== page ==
If your scrapbook is only going onto the Web, or being distributed on a CD-ROM, you probably don't really need a printer for your projects. However, there are many reasons, aside from scrapbook making, that you might need a printer. Several types of color printers are available, but color ink jet is by far the most common and the least expensive. You can also find color laser printers, but they tend to be very expensive, and don't give as natural looking results. Ink jets, as the name implies, work by firing tiny jets of ink at the paper. Generally, printers use four colors to create any image: cyan, magenta, yellow, and black. Other printers use a six- or even seven-color system, adding light cyan, light magenta, and light black to improve the reproduction of delicate flesh tones and light sky blue. In addition, some printers now can use either a matte finish or regular black ink. The matte black makes a very definite difference in the quality of any black-and-white work you might need to do, mainly because it looks more dense and black. Color laser printing uses the same process as color copiers. A powdered toner is fused to the paper as it passes over a heated wire on its way through the copy machine or laser printer.
Some printers only take standard 8 1/2x11 paper; others can handle much larger sheets. If you like the traditional 12x12 scrapbook pages and want to create your page layouts digitally, you need a printer capable of handling that page size. In my opinion, Epson makes the best of the wide-body printers. Check out the Epson Stylus Photo 1280 at http://www.epson.com and in Figure 3.7.
While you're visiting the Epson Web site, take a look at their section of craft ideas. They have some beautiful photographic backgrounds for your scrapbook pages, as well as templates for pages and tips on how to fix bad pictures. Go to http://www.epson.com and look on the left side of the screen to explore solutions for craft projects. It's worth the time.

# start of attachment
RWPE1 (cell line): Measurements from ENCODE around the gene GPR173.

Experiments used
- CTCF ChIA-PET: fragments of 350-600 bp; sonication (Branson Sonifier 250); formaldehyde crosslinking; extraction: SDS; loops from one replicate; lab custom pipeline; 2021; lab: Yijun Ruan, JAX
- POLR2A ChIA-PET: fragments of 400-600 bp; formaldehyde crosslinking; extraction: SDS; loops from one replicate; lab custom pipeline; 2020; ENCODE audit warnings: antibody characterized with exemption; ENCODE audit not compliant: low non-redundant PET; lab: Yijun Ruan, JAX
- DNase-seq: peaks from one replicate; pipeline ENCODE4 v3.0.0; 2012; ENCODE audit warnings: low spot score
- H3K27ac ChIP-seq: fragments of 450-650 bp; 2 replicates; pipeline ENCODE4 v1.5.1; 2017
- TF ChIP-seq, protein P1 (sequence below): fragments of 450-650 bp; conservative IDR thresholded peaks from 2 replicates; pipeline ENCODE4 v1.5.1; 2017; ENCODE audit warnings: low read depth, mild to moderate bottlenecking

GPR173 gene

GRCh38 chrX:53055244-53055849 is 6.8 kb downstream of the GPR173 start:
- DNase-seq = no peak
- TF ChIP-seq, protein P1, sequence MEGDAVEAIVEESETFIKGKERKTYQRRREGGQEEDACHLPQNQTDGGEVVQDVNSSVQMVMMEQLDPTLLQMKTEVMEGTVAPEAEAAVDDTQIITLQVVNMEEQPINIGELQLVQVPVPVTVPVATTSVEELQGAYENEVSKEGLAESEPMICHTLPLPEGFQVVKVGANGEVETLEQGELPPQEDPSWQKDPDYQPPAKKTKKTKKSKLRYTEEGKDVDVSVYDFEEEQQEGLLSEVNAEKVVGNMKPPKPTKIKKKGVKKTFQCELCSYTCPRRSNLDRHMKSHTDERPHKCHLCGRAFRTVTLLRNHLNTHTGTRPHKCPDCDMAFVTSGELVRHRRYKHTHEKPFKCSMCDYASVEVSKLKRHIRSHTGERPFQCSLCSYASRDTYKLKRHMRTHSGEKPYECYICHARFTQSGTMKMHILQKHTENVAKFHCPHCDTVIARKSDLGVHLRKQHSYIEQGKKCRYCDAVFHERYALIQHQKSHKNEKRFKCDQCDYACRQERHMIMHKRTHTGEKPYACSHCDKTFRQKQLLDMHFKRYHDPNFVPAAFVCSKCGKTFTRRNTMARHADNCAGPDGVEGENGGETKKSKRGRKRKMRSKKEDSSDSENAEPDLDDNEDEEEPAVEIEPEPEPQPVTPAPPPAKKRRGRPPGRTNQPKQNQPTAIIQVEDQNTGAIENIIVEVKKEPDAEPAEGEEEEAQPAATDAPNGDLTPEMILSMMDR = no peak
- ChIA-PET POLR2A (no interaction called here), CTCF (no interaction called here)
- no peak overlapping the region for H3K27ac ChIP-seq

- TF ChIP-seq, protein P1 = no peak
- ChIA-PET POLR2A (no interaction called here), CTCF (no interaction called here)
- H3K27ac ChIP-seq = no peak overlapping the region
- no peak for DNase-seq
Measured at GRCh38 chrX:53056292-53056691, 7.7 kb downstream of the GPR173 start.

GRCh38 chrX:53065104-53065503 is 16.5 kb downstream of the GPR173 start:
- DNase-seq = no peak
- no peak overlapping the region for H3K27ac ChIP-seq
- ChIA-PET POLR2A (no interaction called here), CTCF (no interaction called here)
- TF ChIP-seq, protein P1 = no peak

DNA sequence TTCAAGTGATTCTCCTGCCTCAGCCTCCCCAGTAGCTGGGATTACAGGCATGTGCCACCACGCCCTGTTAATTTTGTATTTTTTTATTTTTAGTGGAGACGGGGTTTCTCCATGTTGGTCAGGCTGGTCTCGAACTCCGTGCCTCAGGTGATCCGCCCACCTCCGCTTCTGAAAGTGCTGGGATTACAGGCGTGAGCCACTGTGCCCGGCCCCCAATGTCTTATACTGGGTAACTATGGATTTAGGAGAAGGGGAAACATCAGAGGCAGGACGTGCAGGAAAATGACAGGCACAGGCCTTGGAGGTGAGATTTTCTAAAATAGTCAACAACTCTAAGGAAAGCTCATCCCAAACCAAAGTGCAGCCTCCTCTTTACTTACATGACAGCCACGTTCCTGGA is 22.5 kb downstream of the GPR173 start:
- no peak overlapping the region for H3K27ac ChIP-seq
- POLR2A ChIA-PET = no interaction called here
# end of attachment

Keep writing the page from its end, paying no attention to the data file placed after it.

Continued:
It has a six-color Photo Ink System, and gives you BorderFree photo printing in six popular sizes. BorderFree means that it can print all the way to the edges of the page without leaving a white margin like some printers do. It's compatible with Windows and Macintosh and includes software. You get both Epson Software Film Factory and Adobe Photoshop Elements 2.0. It's a good buy at about $400. You can find other wide-body printers with four-color inks for a little less money. Check your computer store, and ask to see print samples from any printer you're considering buying.
Figure 3.7 The Epson Stylus Photo 1280 is a very good extra-wide printer that can handle 12x12 sheets.
Printers, like scanners and cameras, demand that you install a driver. A driver is a simple piece of software that lets the printer communicate with the computer. The driver is what sets up the printer controls and tells the printer how many copies you want to make, the paper size you selected, and any other details it needs to know, such as what kind of paper it's going to print on. Some papers are naturally more absorbent than others, and require different amounts of ink.
Be sure to look in both your computer store and in office supply or art stores for different types of printing papers. There are a great many choices, from basic white copy weight paper to glossy photo paper, matte photo paper, even textured papers, canvas, silk, and metallic foil. You can purchase precut stickers to print on, in a fair selection of shapes, plus full transparent or white glossy sticker paper pages to cut out and stick to your scrapbook pages.
If your printer only prints black-and-white images, and you aren't ready to consider purchasing a color one, you can still create interesting scrapbook pages in black and white and add color accents with paints, markers, or stamps after they are printed. And you can, of course, load your pictures or finished pages on a CD and have them printed at a local copy or print shop such as Kinko's.